007 on DVD. Talk about "Bond and beyond."

If, like most James Bond fans, you've coveted the director commentaries, '60s featurettes and similar extra goodies on Criterion laserdiscs, but had no intention of buying into that expensive format (a hundred bucks apiece!), your wait is over. Now that DVD has proven itself a viable and increasingly popular format, MGM Home Video has had the uncommon good sense to plan special edition DVDs of every Bond movie. The first seven have just been released for the Christmas buying season and to tie in with the debut of the 19th Bond film, The World Is Not Enough.

The films — apparently chosen to showcase every Bond actor save poor old George Lazenby — are Sean Connery's Goldfinger and Thunderball, Roger Moore's Live and Let Die and For Your Eyes Only, Timothy Dalton's Licence to Kill, and the two most recent films, Goldeneye and Tomorrow Never Dies, released in support of current 007 Pierce Brosnan.

While we '60s diehards would have preferred to see the entire Connery oeuvre and Lazenby's beloved On Her Majesty's Secret Service, MGM's plans call for a continuing mix of releases. In the spring of 2000, we should see Dr. No, OHMSS, and the Moore mediocrities, The Man With the Golden Gun, The Spy Who Loved Me and Moonraker. The remaining holes should be filled in the fall of 2000 with From Russia With Love, You Only Live Twice, Diamonds Are Forever, Octopussy, A View  to a Kill and The Living Daylights.

For completists, MGM may even release non-series films Casino Royale and Never Say Never Again on DVD, since the studio now controls those movies after prevailing in its legal battle with Sony Pictures over Sony's ridiculous attempt to steal the Bond film rights (also sparking the possibility of a long anticipated serious remake of Casino Royale — but that's another story).

Now you may think Bond has been out on DVD before, and you'd be right. But tough luck if you were an early adopter. Previous DVDs — which included Dr. No, From Russia With Love, Goldfinger, The Spy Who Loved Me and Moonraker, as well as post-theatrical releases of Goldeneye and Tomorrow Never Dies — were standard DVD packages containing the movie in pan-and-scan and wide-screen versions, with the only extra material being the film's original trailer (although the special edition release a year ago of Tomorrow Never Dies is identical to the current disk; the new disk simply has new cover art to make it look like the rest of the set).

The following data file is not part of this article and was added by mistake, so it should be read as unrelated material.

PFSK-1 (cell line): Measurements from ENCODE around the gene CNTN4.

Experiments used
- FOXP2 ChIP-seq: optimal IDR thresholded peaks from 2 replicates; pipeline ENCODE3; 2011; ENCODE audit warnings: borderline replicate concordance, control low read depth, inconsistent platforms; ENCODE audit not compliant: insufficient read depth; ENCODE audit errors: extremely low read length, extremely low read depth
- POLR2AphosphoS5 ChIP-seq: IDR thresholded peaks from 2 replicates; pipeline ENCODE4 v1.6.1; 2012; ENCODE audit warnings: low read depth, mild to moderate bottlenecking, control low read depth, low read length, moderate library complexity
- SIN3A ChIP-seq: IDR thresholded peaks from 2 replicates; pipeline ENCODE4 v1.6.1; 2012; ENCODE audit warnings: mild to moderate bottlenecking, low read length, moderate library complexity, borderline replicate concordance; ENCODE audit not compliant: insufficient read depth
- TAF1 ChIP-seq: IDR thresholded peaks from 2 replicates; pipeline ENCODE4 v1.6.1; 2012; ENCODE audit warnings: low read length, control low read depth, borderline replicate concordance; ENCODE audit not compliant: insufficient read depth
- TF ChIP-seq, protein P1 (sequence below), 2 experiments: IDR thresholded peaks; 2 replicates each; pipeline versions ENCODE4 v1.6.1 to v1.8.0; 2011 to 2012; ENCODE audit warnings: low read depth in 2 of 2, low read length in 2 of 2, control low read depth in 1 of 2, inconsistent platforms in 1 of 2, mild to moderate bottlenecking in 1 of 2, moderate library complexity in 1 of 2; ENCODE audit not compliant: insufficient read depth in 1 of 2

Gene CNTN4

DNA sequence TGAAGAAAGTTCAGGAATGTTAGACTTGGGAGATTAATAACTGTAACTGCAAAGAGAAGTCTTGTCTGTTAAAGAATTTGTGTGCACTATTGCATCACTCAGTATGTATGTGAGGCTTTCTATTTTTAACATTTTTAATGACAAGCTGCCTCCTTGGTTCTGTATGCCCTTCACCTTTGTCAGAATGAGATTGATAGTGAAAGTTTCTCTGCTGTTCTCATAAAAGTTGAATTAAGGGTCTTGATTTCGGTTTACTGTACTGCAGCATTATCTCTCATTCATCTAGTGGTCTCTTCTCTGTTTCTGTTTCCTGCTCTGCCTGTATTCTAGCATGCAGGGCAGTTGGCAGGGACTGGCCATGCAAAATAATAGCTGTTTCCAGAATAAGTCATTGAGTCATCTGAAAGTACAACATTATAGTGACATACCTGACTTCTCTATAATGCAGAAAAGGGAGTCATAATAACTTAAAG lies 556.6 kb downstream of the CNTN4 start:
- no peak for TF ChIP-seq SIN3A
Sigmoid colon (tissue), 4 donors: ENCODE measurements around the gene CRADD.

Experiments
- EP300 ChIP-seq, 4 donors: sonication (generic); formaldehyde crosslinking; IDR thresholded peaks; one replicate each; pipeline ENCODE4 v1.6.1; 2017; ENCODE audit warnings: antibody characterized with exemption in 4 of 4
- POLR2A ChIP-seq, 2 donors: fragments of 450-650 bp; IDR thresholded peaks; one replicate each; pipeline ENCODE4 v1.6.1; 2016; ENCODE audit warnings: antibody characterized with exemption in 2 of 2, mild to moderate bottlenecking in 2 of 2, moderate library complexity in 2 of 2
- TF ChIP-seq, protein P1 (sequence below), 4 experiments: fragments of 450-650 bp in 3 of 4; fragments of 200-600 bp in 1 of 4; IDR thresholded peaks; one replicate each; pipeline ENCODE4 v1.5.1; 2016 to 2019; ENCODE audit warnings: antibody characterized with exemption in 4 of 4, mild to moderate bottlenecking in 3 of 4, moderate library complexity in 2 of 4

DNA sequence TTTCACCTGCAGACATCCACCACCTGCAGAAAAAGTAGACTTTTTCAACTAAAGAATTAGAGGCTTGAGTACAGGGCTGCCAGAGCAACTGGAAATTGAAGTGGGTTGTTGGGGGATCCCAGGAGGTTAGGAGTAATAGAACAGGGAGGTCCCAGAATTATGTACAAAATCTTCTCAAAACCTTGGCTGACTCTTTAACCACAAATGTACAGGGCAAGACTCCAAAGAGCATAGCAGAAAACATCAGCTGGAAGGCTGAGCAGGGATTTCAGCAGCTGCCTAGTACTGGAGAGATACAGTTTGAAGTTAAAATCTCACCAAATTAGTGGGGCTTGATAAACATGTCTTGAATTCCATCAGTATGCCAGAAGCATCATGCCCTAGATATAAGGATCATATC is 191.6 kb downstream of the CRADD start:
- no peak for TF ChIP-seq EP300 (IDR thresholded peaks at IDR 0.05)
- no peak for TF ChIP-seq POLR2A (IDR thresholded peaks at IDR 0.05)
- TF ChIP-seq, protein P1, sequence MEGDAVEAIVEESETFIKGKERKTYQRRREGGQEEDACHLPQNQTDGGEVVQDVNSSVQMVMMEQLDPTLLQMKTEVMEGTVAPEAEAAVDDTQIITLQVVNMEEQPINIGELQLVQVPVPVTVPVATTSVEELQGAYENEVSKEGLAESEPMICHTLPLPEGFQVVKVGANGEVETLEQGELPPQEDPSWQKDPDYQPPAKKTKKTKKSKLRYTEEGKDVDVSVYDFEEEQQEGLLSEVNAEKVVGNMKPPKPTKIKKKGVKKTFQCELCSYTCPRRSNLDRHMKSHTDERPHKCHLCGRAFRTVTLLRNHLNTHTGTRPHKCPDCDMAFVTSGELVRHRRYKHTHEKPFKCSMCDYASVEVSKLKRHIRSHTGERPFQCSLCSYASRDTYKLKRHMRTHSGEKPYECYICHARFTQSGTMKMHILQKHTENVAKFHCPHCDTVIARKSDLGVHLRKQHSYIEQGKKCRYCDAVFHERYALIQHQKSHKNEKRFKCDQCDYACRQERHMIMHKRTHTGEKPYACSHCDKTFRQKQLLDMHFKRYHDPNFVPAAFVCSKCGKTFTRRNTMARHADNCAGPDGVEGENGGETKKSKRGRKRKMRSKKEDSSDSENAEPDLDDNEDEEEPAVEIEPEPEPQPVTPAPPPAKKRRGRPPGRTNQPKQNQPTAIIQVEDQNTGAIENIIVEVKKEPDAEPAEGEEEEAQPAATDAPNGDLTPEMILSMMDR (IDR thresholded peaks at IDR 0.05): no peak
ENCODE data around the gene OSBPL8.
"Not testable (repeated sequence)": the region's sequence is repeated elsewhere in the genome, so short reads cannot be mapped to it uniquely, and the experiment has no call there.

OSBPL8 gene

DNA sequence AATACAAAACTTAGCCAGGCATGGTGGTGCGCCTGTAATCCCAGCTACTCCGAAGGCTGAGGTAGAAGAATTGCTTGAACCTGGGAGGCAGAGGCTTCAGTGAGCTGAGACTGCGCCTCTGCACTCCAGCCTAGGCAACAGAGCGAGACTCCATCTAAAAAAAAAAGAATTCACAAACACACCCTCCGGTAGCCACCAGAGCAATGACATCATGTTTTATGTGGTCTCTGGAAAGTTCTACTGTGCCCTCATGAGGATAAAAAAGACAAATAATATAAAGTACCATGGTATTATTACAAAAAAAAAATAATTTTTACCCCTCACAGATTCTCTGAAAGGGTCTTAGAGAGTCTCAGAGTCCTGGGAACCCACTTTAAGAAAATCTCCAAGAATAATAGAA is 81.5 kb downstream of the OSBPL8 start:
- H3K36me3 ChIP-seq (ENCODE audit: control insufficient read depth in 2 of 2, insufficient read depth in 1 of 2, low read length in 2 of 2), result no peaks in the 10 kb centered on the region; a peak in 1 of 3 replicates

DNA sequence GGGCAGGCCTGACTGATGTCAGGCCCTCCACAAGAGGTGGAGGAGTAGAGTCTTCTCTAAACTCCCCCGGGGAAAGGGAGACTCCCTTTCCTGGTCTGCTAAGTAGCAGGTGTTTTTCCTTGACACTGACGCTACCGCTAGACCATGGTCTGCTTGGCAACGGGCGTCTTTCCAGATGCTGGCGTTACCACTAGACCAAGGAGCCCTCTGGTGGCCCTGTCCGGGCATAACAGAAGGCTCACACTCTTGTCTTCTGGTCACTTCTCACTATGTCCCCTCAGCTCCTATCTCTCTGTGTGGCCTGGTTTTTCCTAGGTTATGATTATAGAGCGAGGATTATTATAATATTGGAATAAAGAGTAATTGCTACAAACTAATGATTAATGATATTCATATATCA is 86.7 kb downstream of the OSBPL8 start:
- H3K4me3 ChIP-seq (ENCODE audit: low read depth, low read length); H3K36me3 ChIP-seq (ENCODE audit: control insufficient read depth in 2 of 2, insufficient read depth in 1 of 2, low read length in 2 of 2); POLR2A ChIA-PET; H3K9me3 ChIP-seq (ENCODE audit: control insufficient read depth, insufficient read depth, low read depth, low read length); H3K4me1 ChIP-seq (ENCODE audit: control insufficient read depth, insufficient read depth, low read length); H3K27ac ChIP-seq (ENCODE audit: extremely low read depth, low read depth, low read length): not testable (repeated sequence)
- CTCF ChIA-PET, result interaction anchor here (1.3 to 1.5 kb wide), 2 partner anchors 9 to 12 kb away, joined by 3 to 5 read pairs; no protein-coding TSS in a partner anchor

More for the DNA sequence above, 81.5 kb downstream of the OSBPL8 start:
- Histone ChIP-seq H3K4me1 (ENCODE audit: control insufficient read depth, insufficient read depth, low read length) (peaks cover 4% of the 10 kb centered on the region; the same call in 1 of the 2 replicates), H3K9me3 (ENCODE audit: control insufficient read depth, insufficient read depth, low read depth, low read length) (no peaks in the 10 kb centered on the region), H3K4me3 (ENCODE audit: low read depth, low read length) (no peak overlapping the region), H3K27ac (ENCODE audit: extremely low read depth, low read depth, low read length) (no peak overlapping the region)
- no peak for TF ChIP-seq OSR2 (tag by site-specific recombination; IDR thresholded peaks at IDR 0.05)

In the special edition packages, trailers are just the beginning. There is so much extra material, in fact, that it takes up all the disk space that would have gone to the pan-and-scan version of the movie, so only the wide-screen picture appears on these disks. Tough luck again if your TV-wired brain can't stand "those damn black bars" at the top and bottom of the screen (or you could ask Santa for a wide-screen TV; they have dropped below $5,000).

Along with the trailers, TV and radio spots, behind-the-scenes featurettes, storyboards, still galleries, running commentaries from directors, writers, producers, cast and crew, music videos of recent title songs, and such oddities as the cast of Live and Let Die urging good British children to drink their milk, the Goldfinger and Thunderball disks contain their respective "Making of" documentaries. These comprehensive little films were produced several years ago for MGM by the knowledgeable Bond fans behind the Ian Fleming Foundation and the Bond memorabilia dealer Spyguise. But they were available only in boxed sets of the Bond films on videocassette, and not many fans were willing to spend a hundred bucks on tapes we already had just to get the documentaries. Much nicer to find them as part of the goodies on individual disks. MGM seems to be getting downright reasonable.

As for the movies themselves, they are as always a mixed bag in this longest running of film series. Goldfinger, released in 1964 and only the third in the series, is truly the ultimate Bond movie. It could never be topped in plot, villains, girls, gadgets, jokes, music, sets and action sequences. But they tried. Boy, how they tried to duplicate Goldfinger in subsequent films, while soon ignoring the Ian Fleming novels the films were allegedly based on.

But Thunderball, released only a year after Goldfinger, is nearly as good, with the entire Bond filmmaking team still operating at its peak. At the time, Thunderball was indeed "the biggest Bond of all," and is often criticized as the beginning of the ascendance of gadgetry over plot and character. But Q's toys are kept in their place here; the hardware didn't really take over until You Only Live Twice.